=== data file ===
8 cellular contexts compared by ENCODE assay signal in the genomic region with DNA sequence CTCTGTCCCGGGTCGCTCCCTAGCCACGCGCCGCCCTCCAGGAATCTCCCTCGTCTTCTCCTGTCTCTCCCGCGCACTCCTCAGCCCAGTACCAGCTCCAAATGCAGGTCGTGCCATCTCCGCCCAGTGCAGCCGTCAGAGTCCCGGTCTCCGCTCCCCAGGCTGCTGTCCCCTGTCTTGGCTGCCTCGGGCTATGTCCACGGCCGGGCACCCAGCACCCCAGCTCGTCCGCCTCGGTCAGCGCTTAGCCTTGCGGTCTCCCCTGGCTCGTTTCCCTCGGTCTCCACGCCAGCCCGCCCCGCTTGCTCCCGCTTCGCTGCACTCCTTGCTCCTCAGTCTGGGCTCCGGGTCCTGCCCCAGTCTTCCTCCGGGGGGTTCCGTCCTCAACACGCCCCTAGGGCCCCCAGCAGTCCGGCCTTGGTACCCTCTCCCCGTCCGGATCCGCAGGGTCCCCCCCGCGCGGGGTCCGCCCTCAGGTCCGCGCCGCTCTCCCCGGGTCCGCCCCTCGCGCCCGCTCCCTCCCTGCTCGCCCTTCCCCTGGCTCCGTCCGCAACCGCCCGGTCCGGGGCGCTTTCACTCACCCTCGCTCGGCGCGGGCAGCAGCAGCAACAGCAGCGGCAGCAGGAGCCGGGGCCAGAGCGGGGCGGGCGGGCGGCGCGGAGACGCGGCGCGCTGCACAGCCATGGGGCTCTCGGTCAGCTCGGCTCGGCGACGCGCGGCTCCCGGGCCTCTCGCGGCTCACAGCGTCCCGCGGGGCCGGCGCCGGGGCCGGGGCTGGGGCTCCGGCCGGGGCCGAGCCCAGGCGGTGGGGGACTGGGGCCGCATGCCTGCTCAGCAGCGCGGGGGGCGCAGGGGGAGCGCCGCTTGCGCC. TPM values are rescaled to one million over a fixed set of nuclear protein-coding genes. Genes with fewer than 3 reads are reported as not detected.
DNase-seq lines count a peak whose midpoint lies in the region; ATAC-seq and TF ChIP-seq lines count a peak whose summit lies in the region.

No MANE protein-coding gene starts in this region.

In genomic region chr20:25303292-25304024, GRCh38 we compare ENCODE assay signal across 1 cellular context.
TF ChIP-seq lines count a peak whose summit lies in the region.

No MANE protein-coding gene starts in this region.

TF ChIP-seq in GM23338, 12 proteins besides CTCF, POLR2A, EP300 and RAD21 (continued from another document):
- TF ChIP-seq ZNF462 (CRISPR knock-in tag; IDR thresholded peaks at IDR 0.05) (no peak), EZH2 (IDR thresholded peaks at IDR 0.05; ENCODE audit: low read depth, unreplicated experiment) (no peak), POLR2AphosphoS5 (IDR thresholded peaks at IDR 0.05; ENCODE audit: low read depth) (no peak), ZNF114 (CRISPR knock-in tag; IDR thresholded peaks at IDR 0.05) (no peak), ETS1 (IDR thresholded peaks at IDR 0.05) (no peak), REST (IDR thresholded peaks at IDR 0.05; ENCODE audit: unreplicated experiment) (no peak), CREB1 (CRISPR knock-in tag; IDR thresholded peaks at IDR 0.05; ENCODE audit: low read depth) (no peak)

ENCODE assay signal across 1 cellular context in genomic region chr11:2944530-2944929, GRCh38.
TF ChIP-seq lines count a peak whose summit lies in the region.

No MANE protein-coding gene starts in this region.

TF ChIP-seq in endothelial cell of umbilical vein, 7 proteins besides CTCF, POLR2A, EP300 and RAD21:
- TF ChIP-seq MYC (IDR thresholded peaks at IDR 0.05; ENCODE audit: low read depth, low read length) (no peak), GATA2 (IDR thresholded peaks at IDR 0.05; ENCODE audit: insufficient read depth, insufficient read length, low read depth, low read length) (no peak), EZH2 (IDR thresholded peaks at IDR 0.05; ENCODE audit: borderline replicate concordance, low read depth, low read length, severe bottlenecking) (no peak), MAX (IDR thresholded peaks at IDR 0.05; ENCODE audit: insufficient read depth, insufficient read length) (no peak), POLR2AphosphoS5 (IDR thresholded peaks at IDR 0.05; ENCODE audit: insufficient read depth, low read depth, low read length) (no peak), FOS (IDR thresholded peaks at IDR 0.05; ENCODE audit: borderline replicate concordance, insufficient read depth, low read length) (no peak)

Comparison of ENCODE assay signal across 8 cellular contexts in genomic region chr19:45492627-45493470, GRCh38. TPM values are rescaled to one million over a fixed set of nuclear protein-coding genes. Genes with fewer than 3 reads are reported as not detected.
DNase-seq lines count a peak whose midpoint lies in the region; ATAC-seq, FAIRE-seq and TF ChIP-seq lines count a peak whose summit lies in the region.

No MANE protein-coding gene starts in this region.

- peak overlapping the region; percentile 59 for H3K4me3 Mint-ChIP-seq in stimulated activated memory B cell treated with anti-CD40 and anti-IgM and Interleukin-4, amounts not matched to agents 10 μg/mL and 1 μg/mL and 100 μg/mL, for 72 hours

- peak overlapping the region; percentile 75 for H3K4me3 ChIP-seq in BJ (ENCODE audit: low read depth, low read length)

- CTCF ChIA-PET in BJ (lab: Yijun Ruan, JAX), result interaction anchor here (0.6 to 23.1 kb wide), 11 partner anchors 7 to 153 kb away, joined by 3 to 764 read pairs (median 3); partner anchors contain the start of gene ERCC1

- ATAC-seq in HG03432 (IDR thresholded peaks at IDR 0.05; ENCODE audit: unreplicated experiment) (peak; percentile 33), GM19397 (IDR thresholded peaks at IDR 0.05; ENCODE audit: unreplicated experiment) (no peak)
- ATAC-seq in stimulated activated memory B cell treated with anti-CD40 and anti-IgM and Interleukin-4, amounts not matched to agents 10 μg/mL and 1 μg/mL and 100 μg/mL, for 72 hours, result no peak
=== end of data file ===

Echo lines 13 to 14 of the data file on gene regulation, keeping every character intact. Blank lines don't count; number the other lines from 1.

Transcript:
- TF ChIP-seq MYC (IDR thresholded peaks at IDR 0.05; ENCODE audit: low read depth, low read length) (no peak), GATA2 (IDR thresholded peaks at IDR 0.05; ENCODE audit: insufficient read depth, insufficient read length, low read depth, low read length) (no peak), EZH2 (IDR thresholded peaks at IDR 0.05; ENCODE audit: borderline replicate concordance, low read depth, low read length, severe bottlenecking) (no peak), MAX (IDR thresholded peaks at IDR 0.05; ENCODE audit: insufficient read depth, insufficient read length) (no peak), POLR2AphosphoS5 (IDR thresholded peaks at IDR 0.05; ENCODE audit: insufficient read depth, low read depth, low read length) (no peak), FOS (IDR thresholded peaks at IDR 0.05; ENCODE audit: borderline replicate concordance, insufficient read depth, low read length) (no peak)

Comparison of ENCODE assay signal across 8 cellular contexts in genomic region chr19:45492627-45493470, GRCh38. TPM values are rescaled to one million over a fixed set of nuclear protein-coding genes. Genes with fewer than 3 reads are reported as not detected.